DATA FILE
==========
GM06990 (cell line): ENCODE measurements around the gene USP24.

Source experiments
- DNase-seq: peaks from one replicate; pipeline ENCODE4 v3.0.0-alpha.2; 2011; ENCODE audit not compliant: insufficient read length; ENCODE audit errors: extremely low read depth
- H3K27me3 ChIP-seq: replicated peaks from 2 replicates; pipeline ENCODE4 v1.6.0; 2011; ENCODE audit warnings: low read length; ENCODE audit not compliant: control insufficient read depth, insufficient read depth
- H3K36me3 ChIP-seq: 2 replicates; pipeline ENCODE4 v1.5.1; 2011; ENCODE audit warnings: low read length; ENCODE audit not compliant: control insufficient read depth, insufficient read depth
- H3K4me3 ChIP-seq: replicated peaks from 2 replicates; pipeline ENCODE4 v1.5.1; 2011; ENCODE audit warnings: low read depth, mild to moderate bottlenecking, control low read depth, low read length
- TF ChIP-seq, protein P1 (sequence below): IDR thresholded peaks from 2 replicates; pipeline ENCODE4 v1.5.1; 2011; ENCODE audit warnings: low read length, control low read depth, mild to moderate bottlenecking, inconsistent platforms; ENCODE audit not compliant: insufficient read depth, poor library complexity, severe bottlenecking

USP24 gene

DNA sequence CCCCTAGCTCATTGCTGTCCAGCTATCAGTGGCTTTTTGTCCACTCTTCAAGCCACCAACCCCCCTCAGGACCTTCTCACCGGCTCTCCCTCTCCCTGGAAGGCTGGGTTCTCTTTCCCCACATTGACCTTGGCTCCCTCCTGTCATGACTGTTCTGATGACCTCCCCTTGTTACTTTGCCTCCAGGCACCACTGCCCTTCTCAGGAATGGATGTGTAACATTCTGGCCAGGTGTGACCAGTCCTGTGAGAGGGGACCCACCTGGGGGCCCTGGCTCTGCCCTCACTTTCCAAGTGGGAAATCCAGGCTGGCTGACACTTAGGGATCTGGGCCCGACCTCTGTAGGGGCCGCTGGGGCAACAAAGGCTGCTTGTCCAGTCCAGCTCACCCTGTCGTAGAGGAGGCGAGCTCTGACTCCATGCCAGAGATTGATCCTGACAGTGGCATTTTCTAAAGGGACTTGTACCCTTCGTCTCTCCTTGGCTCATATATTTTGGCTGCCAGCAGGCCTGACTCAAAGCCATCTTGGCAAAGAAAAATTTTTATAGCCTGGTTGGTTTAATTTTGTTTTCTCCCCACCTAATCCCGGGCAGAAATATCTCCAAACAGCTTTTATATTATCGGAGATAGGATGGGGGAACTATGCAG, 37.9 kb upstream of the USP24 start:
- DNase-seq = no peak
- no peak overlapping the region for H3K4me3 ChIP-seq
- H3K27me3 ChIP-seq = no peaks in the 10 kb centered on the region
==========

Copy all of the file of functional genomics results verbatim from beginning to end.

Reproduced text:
GM06990 (cell line): ENCODE measurements around the gene USP24.

Source experiments
- DNase-seq: peaks from one replicate; pipeline ENCODE4 v3.0.0-alpha.2; 2011; ENCODE audit not compliant: insufficient read length; ENCODE audit errors: extremely low read depth
- H3K27me3 ChIP-seq: replicated peaks from 2 replicates; pipeline ENCODE4 v1.6.0; 2011; ENCODE audit warnings: low read length; ENCODE audit not compliant: control insufficient read depth, insufficient read depth
- H3K36me3 ChIP-seq: 2 replicates; pipeline ENCODE4 v1.5.1; 2011; ENCODE audit warnings: low read length; ENCODE audit not compliant: control insufficient read depth, insufficient read depth
- H3K4me3 ChIP-seq: replicated peaks from 2 replicates; pipeline ENCODE4 v1.5.1; 2011; ENCODE audit warnings: low read depth, mild to moderate bottlenecking, control low read depth, low read length
- TF ChIP-seq, protein P1 (sequence below): IDR thresholded peaks from 2 replicates; pipeline ENCODE4 v1.5.1; 2011; ENCODE audit warnings: low read length, control low read depth, mild to moderate bottlenecking, inconsistent platforms; ENCODE audit not compliant: insufficient read depth, poor library complexity, severe bottlenecking

USP24 gene

DNA sequence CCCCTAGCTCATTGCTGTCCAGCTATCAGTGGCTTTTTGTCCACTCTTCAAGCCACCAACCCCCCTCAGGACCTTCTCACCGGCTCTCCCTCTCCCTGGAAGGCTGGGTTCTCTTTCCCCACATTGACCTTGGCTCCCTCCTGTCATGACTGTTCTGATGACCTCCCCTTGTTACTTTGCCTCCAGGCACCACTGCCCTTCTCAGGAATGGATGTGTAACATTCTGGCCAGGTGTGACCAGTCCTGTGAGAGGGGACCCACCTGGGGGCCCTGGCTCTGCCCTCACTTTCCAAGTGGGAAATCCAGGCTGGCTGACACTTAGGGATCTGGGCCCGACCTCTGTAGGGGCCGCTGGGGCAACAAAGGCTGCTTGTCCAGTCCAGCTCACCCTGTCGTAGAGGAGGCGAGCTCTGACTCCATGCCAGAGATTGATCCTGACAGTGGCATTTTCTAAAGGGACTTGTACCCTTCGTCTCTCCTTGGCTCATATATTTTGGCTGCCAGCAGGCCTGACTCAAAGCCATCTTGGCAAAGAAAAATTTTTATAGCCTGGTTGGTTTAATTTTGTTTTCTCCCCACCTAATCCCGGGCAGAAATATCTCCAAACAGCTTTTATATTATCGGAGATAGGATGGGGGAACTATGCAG, 37.9 kb upstream of the USP24 start:
- DNase-seq = no peak
- no peak overlapping the region for H3K4me3 ChIP-seq
- H3K27me3 ChIP-seq = no peaks in the 10 kb centered on the region